The result of the summation at 34 is sent to controller 26 to control the nominal value of the manufacturing process of 12. Controller 26 can be the well-known proportional-integral type where the control action is a function of the magnitude of the controller input signal as well as its time integral. The controller provides a control action that forces a change in the manufacturing process in the direction that eliminates the difference between the reference value R(s) and the actual measured feedback value C(s). The output of the controller 26 is simultaneously passed to the feedback and delay models 18 and 28 respectively in order to provide the controller with up-to-date feedback information. In this way, the output of the controller provides proper correction for disturbances D(s) affecting the dynamics GP(s) of the manufacturing process 12.
The feedback prediction performed at 18 includes only process responses to control actions generated by 26. There is no provision in the Smith Linear Predictor for using information about the disturbances D(s) in a feedforward fashion, though such a function could be performed by an auxiliary feedforward controller (not shown). Therefore, D(s) is depicted in FIG. 1 downstream from the feedback prediction operation 18 and the actual manufacturing process at 12. The output 20 of the manufacturing process 12 is thus shown as being summed at a junction 36 with disturbances D(s) occurring in a nominal property value of the manufacturing process. Such disturbances are detected as differences between the actual measured process output C(s) and the estimated value, placed in the proper time frame, output from the delay buffer 28. These differences alter the result of the summation at 34, causing the controller 26 to force a change in manufacturing process 12 in the direction that eliminates the influence of the disturbance on the process output C(s).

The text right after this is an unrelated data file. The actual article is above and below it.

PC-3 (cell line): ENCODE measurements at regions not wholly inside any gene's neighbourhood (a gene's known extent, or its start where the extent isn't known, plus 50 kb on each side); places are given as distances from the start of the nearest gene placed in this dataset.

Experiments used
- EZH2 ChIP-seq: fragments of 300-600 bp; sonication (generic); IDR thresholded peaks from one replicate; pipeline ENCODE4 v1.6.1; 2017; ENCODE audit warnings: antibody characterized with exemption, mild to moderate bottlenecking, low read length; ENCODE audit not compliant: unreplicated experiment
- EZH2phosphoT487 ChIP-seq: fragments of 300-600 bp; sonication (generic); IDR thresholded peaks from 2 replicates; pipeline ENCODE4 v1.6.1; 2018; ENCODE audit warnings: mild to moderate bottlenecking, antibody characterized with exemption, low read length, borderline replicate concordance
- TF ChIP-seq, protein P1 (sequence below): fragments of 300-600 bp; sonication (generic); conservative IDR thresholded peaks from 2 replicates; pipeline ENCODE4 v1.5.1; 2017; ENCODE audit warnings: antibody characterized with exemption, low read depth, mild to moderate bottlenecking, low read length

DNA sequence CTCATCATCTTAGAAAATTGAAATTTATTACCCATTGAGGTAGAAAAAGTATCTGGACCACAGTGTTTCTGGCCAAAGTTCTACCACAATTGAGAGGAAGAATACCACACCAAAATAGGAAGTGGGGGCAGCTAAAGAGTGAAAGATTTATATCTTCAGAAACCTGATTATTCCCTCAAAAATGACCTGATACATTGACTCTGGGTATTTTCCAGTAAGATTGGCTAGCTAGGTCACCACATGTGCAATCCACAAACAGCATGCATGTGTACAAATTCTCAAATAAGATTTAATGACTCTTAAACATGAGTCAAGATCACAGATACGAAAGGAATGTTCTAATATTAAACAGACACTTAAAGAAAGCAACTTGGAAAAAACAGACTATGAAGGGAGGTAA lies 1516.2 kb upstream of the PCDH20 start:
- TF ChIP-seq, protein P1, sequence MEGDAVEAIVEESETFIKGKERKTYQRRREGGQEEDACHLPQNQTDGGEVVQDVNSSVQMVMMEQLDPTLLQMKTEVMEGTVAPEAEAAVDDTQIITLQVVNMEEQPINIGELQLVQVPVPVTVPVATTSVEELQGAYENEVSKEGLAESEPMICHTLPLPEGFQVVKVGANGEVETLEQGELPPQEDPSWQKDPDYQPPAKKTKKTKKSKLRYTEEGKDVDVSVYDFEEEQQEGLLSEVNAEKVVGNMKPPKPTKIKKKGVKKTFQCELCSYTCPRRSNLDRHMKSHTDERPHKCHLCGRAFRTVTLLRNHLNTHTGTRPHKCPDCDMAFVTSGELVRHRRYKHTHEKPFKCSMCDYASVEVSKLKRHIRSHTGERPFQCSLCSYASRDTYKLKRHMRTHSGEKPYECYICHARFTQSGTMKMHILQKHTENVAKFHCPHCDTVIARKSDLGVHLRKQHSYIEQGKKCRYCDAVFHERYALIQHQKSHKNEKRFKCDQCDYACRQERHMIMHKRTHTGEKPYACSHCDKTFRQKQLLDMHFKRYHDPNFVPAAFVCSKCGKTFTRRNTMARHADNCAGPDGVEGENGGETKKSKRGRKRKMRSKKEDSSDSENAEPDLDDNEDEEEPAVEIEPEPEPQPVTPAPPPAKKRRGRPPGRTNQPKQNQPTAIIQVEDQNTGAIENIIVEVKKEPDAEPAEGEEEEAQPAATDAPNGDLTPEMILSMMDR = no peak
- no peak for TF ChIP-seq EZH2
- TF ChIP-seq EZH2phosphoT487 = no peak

By means of the feedback estimation function performed at 18, the Smith Linear Predictor is able to force a manufacturing process involving delayed feedback to follow changes in the reference value R(s) much faster than conventional systems. Though process disturbances D(s) are still detected after-the-fact, the Smith Linear Predictor can more quickly eliminate their impact on the process parameter to be controlled. This is because the process feedback information required to make the correction is predicted by the transfer function model of the manufacturing process at 18.
FIG. 2 of the drawing shows the automatic process control system of the invention, generally designated by numeral 40, in which transfer functions GM(s) of the Smith Linear Predictor of FIG. 1 are replaced by a mathematical model 42 of a process parameter, such as thickness. The effect of the arrangement in FIG. 2 is a combination of a Smith Linear Predictor and a state observer, but without the transfer functions of the Smith Linear model. The thickness model 42, in the case of automatic gauge control, functions as a "state observer" to provide an estimate of material thickness issuing immediately from the bite of a rolling mill. "Thickness" is the "state" being observed and is not usually measured directly. The estimate is based on a measurable parameter such as the size of a roll gap under actual load, mill housing stretch, or the constant volume flow principle. The actual size of a loaded roll gap can be measured by any of several gap sensing devices (not shown), including: a mechanical feeler gauge situated between the rolls or bearing chocks of a mill, an optical sensor positioned to view the roll gap, a pneumatic sensing device or other such device.
Mill housing stretch is based upon the standard gaugemeter equation:
where the Ah is a change or disturbance in exit thickness,
Δs is a change in the position the screws or cylinders of a mill that set the rolling gap,
ΔF is a change in total rolling force, and
M is the modulus of elasticity of the mill housing; the fraction ΔF/M is a measure of the stretch of housing of a mill stand.
In the case of the gaugemeter equation, rolling force is measurable by load cells suitably located within the mill stand; the position of mill screws or cylinders are easily measured by rotating encoders or other suitable means.
The constant volume flow rate principle can be expressed simply by
G1 V1 =G2 V2 (2)
where G1 is strip entry gauge, G2 is strip exit gauge, V1 is strip speed entering a roll stand, and V2 is strip speed leaving the stand.
An appropriate thickness model can be obtained from Equation (2) by measuring the thickness of material entering a given rolling stand, as well as its entry and exit speeds. Solving Equation (2) for exit thickness produces the desired thickness estimate.